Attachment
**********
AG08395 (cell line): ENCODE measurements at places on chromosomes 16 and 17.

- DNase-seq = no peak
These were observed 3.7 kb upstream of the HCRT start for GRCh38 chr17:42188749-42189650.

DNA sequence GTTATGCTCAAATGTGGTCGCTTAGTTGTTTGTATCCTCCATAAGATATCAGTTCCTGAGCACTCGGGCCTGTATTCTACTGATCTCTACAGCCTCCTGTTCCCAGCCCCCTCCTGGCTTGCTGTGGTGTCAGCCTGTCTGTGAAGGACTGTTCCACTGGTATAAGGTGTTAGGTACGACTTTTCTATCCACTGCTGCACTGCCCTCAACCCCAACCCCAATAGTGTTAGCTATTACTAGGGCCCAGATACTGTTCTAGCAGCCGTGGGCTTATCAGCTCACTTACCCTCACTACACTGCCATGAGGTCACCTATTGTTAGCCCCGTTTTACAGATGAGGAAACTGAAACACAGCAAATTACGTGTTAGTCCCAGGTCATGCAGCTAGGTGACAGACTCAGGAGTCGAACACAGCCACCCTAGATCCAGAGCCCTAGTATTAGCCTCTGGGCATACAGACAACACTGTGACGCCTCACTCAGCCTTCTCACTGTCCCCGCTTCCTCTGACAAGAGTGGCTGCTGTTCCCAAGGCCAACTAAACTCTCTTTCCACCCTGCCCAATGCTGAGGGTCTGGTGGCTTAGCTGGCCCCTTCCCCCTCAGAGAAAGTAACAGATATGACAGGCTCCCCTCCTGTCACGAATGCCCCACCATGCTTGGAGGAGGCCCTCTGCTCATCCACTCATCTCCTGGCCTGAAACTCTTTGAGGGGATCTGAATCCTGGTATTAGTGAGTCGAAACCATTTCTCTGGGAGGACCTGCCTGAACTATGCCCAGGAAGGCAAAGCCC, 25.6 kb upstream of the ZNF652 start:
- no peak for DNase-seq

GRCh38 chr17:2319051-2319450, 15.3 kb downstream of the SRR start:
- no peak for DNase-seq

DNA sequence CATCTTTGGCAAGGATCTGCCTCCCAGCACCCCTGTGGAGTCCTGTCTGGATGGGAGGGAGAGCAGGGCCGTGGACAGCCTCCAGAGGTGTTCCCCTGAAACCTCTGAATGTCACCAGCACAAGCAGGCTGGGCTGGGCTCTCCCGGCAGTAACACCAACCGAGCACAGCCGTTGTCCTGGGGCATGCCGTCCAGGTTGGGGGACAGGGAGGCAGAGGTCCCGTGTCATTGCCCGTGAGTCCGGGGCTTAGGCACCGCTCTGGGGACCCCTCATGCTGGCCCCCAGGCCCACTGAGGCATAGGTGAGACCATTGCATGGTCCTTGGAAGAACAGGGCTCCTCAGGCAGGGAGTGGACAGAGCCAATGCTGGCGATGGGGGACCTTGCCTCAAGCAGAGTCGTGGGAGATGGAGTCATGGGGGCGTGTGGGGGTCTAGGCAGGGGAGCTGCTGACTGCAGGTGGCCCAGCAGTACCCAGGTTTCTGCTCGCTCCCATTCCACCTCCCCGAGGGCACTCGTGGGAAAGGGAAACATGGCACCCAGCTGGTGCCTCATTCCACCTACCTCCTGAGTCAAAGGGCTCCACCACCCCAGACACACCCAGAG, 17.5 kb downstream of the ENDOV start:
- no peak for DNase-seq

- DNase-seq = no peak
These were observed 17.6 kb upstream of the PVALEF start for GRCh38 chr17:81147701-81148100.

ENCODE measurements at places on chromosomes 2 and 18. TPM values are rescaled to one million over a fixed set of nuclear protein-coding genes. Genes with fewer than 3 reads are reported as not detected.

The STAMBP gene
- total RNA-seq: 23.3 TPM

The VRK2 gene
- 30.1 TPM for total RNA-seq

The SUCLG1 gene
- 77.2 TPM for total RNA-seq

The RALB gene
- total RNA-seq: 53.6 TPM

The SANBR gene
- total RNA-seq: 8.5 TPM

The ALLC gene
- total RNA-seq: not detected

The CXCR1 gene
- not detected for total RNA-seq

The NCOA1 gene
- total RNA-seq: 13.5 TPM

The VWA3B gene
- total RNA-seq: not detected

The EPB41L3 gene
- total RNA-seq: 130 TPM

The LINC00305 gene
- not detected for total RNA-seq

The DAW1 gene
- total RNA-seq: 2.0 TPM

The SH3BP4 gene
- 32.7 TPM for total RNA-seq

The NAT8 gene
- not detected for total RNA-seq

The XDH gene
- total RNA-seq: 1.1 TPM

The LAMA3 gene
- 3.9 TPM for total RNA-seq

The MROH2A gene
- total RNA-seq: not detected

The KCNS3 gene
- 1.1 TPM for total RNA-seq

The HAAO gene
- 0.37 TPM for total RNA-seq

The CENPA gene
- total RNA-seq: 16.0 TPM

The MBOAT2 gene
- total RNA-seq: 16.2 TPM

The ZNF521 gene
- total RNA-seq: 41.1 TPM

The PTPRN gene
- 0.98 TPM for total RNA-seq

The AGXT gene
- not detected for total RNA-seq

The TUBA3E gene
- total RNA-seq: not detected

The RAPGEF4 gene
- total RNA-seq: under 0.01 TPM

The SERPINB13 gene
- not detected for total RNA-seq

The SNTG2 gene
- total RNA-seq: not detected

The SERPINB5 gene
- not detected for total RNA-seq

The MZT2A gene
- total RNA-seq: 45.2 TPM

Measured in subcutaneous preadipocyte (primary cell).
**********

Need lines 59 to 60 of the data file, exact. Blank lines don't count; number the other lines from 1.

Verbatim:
The AGXT gene
- not detected for total RNA-seq